A work of art
Supermarket shelves – especially in cleaning and body care aisles - house a dazzling array of brightly coloured products. We like to do things a bit differently at ecostore - like our product formulations, our packaging is simple and elegant. We've created it - and other standout elements of our look - in collaboration with this talented and creative group:
Deb and Mark Smith
The black and white photographs of Mark and Deb Smith have become one of the most loved and recognisable features of our brand identity since we moved from Northland to Auckland and started working with them in 1997. The brother and sister team is proud of their partnership with ecostore – they say photographing children for our product packaging isn’t something they’d do for just any company. Thanks to this duo's style, we’ve created products you can be proud to display in your home.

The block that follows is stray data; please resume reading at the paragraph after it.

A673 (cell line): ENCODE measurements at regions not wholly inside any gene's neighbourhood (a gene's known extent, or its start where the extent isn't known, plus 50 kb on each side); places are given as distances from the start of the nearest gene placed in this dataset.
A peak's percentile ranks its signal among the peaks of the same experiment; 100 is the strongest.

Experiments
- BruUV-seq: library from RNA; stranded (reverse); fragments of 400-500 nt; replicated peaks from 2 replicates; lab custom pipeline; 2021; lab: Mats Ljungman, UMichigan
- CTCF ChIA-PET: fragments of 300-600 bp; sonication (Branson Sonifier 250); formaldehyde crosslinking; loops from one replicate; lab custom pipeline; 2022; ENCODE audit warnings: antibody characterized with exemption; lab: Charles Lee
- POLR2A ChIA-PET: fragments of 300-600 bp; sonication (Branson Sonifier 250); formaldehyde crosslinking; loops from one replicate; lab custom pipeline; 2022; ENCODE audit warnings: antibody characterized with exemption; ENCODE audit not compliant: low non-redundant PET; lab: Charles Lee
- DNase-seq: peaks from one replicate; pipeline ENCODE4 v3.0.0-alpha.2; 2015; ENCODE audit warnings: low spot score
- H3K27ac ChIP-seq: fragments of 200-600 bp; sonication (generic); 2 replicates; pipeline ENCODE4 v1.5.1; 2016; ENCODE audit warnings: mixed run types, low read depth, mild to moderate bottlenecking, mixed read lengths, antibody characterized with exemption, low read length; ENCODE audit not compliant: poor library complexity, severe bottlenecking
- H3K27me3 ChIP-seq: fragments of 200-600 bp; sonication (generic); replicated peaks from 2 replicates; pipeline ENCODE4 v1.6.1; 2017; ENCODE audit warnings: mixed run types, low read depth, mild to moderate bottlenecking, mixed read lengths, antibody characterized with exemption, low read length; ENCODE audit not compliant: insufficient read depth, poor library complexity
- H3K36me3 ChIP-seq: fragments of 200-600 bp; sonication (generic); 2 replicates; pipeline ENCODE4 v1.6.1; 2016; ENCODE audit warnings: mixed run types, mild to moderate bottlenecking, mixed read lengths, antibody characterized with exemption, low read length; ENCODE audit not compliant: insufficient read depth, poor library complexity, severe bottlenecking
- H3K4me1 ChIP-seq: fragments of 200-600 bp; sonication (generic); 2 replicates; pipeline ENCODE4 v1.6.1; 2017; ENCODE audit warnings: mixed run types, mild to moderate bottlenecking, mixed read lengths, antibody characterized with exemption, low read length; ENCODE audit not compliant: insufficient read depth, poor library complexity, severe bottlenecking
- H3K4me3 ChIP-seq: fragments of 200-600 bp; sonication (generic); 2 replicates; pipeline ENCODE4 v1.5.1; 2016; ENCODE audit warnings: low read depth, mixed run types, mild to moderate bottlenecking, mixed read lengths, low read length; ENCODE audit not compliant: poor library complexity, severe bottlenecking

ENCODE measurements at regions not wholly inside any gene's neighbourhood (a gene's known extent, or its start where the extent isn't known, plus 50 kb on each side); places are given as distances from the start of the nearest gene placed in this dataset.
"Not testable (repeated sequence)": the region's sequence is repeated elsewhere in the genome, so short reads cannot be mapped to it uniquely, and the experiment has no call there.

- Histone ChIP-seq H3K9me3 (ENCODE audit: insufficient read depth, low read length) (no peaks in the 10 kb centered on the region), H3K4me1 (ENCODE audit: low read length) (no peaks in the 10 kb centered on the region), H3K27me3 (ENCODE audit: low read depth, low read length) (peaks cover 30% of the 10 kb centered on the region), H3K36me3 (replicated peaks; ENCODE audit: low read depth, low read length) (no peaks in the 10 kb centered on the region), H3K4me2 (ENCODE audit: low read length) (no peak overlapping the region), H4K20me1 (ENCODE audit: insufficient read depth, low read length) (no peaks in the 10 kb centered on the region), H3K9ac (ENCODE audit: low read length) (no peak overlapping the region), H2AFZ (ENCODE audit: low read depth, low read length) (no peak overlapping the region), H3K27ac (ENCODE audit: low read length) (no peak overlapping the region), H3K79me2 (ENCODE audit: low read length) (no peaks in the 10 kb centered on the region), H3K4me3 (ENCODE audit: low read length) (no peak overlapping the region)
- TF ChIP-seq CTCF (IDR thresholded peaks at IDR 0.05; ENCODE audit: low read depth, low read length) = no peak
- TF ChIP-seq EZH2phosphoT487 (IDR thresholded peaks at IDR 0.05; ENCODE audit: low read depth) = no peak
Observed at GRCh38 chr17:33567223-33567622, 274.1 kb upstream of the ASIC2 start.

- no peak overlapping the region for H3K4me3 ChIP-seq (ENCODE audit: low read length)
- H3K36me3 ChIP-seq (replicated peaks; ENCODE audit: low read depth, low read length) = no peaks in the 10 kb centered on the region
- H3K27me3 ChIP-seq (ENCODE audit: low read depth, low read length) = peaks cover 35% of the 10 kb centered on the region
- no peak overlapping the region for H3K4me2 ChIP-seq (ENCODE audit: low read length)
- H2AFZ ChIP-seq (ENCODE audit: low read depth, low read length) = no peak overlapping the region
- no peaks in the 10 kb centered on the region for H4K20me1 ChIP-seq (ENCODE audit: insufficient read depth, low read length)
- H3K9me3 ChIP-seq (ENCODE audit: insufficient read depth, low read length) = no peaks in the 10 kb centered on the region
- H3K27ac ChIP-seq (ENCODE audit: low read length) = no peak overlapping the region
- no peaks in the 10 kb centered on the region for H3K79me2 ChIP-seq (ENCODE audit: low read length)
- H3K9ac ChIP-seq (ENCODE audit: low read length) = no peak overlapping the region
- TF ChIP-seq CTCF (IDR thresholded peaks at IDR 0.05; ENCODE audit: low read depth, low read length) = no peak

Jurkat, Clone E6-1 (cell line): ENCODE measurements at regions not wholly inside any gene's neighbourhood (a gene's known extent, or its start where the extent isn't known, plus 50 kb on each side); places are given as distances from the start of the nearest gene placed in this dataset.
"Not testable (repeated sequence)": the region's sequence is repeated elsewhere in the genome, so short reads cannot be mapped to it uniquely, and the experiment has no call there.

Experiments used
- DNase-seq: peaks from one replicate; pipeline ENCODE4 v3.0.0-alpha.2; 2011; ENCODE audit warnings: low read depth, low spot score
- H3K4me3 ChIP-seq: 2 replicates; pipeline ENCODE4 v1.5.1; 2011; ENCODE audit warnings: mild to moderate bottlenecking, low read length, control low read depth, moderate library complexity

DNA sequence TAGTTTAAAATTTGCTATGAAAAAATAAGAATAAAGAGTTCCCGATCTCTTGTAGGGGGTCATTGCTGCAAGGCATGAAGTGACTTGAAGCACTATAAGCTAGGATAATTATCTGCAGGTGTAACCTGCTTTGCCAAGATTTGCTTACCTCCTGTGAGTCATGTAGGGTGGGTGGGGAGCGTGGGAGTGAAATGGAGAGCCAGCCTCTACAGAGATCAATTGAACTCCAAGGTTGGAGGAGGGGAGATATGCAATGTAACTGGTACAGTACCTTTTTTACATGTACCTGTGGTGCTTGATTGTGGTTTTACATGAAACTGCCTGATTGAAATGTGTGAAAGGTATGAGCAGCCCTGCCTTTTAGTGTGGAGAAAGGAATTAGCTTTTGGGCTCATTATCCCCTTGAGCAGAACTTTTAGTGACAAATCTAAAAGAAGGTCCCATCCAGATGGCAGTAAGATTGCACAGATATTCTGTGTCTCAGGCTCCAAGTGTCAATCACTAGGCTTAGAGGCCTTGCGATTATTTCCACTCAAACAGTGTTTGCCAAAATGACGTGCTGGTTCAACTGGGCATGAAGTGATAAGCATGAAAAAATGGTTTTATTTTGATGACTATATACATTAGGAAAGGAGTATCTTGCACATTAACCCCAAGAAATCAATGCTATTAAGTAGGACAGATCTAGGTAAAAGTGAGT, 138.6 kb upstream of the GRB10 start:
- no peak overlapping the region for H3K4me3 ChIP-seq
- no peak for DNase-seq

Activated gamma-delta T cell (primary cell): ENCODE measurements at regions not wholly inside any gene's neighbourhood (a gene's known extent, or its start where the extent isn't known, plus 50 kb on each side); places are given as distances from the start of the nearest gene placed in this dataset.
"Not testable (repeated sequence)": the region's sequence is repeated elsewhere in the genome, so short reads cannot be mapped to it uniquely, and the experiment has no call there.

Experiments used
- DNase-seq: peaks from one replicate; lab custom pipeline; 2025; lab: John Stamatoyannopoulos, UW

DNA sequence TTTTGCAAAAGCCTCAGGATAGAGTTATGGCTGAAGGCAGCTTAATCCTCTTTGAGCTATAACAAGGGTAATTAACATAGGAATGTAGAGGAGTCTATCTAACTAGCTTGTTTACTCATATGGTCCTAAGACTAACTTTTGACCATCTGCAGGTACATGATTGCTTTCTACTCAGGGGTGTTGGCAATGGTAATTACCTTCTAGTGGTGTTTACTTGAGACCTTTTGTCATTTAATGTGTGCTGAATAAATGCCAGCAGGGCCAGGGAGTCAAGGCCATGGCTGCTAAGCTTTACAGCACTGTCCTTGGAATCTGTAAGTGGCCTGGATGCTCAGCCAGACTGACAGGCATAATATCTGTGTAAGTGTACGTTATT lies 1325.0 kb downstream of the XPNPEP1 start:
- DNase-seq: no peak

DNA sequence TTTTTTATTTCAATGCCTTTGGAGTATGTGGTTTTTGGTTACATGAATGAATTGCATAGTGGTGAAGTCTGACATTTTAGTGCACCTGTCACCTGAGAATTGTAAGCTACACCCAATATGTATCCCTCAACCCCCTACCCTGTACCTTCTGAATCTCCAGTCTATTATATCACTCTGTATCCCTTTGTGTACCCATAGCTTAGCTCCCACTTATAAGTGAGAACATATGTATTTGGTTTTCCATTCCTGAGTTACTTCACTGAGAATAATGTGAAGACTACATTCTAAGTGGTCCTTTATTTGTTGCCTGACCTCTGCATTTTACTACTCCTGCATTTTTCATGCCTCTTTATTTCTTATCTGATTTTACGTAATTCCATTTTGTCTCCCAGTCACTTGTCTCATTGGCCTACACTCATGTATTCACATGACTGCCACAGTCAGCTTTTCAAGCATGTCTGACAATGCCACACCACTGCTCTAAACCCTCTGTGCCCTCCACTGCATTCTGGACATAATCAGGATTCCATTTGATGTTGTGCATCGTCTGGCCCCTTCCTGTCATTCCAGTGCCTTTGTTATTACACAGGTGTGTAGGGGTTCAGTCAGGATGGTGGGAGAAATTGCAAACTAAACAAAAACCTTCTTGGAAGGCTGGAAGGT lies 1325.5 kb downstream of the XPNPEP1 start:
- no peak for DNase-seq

Our distinctive personal care labels feature artwork by internationally renowned New Zealand artist John Reynolds, whose work has been displayed in public art collections and several exhibitions globally. John draws inspiration from elements in our natural environment, like stars and rock pools, with his looping and linking lines suggesting innocence, joy and connectedness. His simplicity and restraint reflect our ‘less is more’ approach to product formulation.
Beyond our packaging, Ahilapalapa Rands’ drawings uniquely embody ecostore’s personality. Our former online marketing and social media manager, her Father’s Day gift to our co-founder Malcolm – a book of illustrations - brought ecoman to life. With a jaunty green cape and a heroic partner in wife Melanie, he crusades against nasty chemicals wherever he goes.
Tina is a Los Angeles-based web developer and designer who worked in the R&D department at ecostore once upon a time. She drew on her knowledge of chemistry to create the diagrams that depict the molecular structure of each of our ingredients, down to the last atom. She likes to call her representation '2.5D', since she strived to accurately convey the 3D nature of these molecules despite working in a 2D perspective.